Jordan Donovan owns Current Media Productions, a Bellingham company whose services include videos for weddings and other personal and community events.
Booking both at the same time allows you to check your media needs off of your list. As videography becomes equally valued as photography for weddings, we will soon see videographers and filmmakers booking early and filling up their schedules for those prime summer weekends.
What kind of equipment will they be using, and how many cameras and staff will they plan to use to cover your wedding? A wedding cannot be properly filmed with a single camera and individual. The video company you hire should be shooting with at least two cameras (I recommend three) and at least two shooters. The crew should have adequate audio equipment to mic up the officiant and groom. The crew also should have audio gear to interview guests for well wishes, proper lighting, and ancillary equipment, such as a slider or dolly, a small crane, and possibly a drone for aerial shots of the wedding location.
The video team should maintain a low profile as much as possible, so you want to avoid a crew too large for your wedding. If you’re hosting a few hundred guests, a crew of four is no big deal. But if your wedding is smaller, you want your crew to blend in and only have two or three in their staff.
And, of course, there’s price. Many companies offer multiple packages offering different levels of service at various price scales. Find a videographer who fits your budget.
The questions you’ll want to ask yourself are: Do I want a professional video production? If yes, can my friends deliver the high quality I desire?
But keep in mind that if your friends or family members are shooting your wedding, they are either working or they are enjoying the wedding — it’s tough to do both. Is the person a really close friend, or a friend of a friend? Will they still be able to enjoy your special day? If they do a good job, then probably not. Or if they participate in the festivities, then your wedding video will suffer.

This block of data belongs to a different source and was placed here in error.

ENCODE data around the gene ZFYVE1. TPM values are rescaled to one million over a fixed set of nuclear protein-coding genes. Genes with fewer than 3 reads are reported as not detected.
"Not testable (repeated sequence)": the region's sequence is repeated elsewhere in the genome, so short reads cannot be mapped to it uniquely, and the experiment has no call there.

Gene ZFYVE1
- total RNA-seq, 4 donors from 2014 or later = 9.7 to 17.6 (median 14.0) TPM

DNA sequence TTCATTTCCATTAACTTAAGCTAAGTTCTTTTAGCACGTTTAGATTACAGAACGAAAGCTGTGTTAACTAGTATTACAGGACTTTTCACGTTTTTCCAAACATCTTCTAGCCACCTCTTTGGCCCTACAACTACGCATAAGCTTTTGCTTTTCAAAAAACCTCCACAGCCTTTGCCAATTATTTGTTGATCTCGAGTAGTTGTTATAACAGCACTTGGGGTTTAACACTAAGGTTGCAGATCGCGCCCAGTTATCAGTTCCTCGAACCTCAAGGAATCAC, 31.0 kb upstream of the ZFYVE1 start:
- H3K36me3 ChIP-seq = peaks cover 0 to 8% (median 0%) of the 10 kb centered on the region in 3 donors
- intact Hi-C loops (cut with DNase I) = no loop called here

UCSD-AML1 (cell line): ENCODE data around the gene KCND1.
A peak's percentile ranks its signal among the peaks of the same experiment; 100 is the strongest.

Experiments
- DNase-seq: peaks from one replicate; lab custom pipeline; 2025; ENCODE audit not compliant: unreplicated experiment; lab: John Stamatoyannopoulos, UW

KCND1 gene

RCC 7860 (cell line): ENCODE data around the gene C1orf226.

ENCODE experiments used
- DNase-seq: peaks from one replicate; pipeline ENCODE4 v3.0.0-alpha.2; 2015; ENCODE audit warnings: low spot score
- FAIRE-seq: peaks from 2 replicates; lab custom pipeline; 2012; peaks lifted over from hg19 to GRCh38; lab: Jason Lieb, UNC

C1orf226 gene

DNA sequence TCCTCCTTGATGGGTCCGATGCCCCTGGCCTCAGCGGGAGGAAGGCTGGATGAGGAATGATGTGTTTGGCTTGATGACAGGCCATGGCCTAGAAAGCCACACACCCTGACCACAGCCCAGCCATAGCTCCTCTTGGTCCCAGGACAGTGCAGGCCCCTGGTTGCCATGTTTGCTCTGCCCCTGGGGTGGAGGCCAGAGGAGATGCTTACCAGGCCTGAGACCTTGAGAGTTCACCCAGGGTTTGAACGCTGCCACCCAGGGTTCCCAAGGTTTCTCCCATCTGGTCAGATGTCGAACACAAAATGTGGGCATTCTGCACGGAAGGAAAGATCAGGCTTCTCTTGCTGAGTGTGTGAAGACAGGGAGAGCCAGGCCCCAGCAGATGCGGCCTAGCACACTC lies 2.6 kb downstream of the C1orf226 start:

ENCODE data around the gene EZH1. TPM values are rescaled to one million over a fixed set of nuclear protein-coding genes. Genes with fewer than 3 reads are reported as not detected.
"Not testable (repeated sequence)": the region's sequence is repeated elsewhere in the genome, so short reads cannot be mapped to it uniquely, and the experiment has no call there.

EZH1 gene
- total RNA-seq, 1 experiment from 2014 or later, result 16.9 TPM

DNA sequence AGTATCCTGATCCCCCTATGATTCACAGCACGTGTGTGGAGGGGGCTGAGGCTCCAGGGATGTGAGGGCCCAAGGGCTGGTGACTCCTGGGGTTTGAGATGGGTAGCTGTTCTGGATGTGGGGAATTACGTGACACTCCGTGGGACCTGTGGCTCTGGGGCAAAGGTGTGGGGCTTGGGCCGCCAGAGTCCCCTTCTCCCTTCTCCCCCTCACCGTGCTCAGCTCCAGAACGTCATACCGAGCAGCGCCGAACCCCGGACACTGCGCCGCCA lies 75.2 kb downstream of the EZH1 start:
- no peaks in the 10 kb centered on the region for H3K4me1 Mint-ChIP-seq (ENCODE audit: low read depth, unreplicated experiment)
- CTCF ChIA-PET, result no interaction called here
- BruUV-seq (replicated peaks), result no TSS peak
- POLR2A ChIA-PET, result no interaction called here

When I’m shooting a wedding, my cameras are always rolling. People will move in and out of my shot, including the photographer, and that is expected. But in the edit room I will cut out superfluous shots and content. ... That can be more difficult for the photographer. I do my best to stay out of the photographer’s shots.
Establishing a respectful working relationship early in the day with the photographer has always helped us both throughout the wedding. I’ve often had the photographer or his or her assistant come get me to make sure I’m not missing a moment.
We put a small light on a camera and approach guests with a microphone for happy wishes for the bride and groom. Dinner, dancing, cake cutting, you name it, we’re shooting it. And in the end we try to get departure footage of the newlyweds leaving the reception (if they do so).
I filmed a wedding a couple years ago at Semiahmoo Resort and as we were packing up, the town of White Rock, B.C., began a fireworks display across the bay. I’m not sure what the fireworks were for, but I grabbed a camera and propped it up on a fence log and shot the whole sequence. We ended the wedding edit with that and found out later that that night the newlyweds were watching the same fireworks from their hotel suite.
I placed my assistant shooter on the bride’s vessel and I stuck with the groom. The challenge was not being able to communicate with the second half of my team as we were preparing for the ceremony, but I had the third camera and audio gear, and time to place and prepare the equipment. It all came together perfectly when the bride’s boat pulled up.
The next day we boarded a plane to Mexico and I remember thinking, “Wow, the day really did pass by fast, I hope our photographer got some good pics.” Then I thought, “I wish I had video.” To this day I still regret that choice. The still photos turned out great, but we missed all the interaction. The voices of people present and the music that played, the kids running around playing with the games we had out, the dancing ... our photos just didn’t cover the whole day adequately.